11-04-2008, 04:54 PM
Copyright is a legal concept, enacted by governments, giving the creator of an original work of authorship exclusive rights to control its distribution for a certain time period, after which the work enters the public domain. Generally, it is "the right to copy", but usually provides the author with other rights as well, such as the right to be credited for the work, to determine who may adapt the work to other forms, who may perform the work, who may financially benefit from it, and other, related rights. It is an intellectual property form (like the patent, the trademark, and the trade secret) applicable to any expressible form of an idea or information that is substantive and discrete. Copyright was initially conceived as a way for governments in Europe to restrict printing; the contemporary intent of copyright is to promote the creation of new works by giving authors control of and profit from them.

Copyright has been internationally standardized, lasting between fifty to a hundred years from the author's death, or a finite period for anonymous or corporate authorship; some jurisdictions have required formalities to establishing copyright, most recognize copyright in any completed work, without formal registration. Generally, copyright is enforced as a civil matter, though some jurisdictions do apply criminal sanctions.

Most jurisdictions recognize copyright limitations, allowing "fair" exceptions to the author's exclusivity of copyright, and giving users certain rights. The development of the Internet, digital media, computer network technologies, such as peer-to-peer filesharing, have prompted reinterpretation of these exceptions, introduced new difficulties in enforcing copyright, and inspired additional challenges to copyright law's philosophic basis. Simultaneously, businesses with great economic dependence upon copyright have advocated the extension and expansion of their copy rights, and sought additional legal and technological enforcement.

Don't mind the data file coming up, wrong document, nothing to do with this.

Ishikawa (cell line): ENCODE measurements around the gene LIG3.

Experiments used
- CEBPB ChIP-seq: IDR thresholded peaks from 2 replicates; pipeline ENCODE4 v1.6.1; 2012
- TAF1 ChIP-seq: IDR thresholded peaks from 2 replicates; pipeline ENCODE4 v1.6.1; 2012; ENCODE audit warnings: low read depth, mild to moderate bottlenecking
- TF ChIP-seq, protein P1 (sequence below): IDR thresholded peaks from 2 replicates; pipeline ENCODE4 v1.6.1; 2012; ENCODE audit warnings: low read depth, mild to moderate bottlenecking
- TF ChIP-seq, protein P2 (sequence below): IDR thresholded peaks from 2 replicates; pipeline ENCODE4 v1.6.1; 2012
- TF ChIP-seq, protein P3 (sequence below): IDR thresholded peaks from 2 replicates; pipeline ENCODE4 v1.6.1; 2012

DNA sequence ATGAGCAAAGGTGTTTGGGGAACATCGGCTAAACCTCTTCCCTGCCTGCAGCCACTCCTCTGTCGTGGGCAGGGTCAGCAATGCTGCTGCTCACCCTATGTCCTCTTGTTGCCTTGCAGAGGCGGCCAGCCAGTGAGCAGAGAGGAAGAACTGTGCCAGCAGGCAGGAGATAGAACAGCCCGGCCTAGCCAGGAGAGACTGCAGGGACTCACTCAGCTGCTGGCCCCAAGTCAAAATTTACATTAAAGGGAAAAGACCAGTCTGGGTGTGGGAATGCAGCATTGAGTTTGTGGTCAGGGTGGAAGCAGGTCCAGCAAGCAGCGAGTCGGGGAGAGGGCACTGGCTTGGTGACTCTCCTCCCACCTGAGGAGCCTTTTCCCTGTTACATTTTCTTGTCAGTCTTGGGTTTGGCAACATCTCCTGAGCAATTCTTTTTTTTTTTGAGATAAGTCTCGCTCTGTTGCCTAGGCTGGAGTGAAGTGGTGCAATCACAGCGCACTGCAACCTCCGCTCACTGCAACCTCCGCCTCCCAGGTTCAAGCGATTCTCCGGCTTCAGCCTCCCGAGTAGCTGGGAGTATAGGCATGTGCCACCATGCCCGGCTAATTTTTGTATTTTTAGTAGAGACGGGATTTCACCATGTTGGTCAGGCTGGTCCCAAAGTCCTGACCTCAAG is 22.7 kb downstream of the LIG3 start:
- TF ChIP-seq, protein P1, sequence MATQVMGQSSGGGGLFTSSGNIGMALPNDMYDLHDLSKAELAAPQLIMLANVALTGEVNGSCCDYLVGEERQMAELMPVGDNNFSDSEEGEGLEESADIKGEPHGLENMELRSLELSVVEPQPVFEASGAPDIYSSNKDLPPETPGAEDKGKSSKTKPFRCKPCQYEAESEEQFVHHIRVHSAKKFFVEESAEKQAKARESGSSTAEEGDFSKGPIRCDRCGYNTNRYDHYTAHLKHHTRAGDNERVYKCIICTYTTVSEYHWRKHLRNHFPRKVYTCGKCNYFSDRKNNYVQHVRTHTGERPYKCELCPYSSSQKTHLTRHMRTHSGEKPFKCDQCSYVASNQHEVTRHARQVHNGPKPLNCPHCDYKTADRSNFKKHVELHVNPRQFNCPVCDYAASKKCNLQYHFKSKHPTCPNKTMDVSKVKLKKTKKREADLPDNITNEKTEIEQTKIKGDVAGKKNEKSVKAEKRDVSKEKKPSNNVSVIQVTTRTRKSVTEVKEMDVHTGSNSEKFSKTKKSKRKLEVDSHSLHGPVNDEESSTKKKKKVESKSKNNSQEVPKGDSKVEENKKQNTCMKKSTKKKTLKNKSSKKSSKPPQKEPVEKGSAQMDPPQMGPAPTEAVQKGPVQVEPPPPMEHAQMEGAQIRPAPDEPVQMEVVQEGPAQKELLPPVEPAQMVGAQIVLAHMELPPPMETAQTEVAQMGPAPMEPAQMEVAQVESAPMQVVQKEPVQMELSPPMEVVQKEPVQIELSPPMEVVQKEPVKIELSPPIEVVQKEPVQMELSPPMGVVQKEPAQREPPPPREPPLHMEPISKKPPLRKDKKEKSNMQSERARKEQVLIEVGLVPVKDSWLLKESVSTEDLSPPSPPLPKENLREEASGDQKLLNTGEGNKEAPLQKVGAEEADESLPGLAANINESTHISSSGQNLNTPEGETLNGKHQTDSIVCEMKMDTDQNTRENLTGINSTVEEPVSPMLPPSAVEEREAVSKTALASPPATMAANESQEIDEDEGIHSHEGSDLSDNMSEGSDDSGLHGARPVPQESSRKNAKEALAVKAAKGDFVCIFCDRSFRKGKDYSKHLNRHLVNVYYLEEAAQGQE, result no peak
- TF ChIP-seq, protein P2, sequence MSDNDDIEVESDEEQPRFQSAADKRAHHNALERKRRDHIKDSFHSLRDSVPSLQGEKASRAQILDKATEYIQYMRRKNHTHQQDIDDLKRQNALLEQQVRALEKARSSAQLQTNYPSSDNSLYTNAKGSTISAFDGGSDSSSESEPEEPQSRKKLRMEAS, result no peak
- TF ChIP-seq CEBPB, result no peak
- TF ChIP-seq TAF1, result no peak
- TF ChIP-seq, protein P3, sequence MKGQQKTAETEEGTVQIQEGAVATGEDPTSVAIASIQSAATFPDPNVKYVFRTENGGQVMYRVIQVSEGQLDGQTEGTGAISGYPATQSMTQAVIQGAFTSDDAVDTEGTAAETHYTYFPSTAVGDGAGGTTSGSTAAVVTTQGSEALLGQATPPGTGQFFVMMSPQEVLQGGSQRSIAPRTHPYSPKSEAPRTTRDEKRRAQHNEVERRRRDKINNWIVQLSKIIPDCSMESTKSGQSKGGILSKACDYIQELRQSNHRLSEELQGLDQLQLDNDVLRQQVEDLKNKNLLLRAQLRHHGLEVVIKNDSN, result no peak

Obtaining and enforcing copyright
Typically, a work must meet minimal standards of originality in order to qualify for copyright, and the copyright expires after a set period of time (some jurisdictions may allow this to be extended). Different countries impose different tests, although generally the requirements are low; in the United Kingdom there has to be some 'skill, labour and judgment,' that has gone into it. In Australia and the United Kingdom it has been held that a single word is insufficient to comprise a copyright work. However, single words or a short string of words can sometimes be registered as a trademark instead.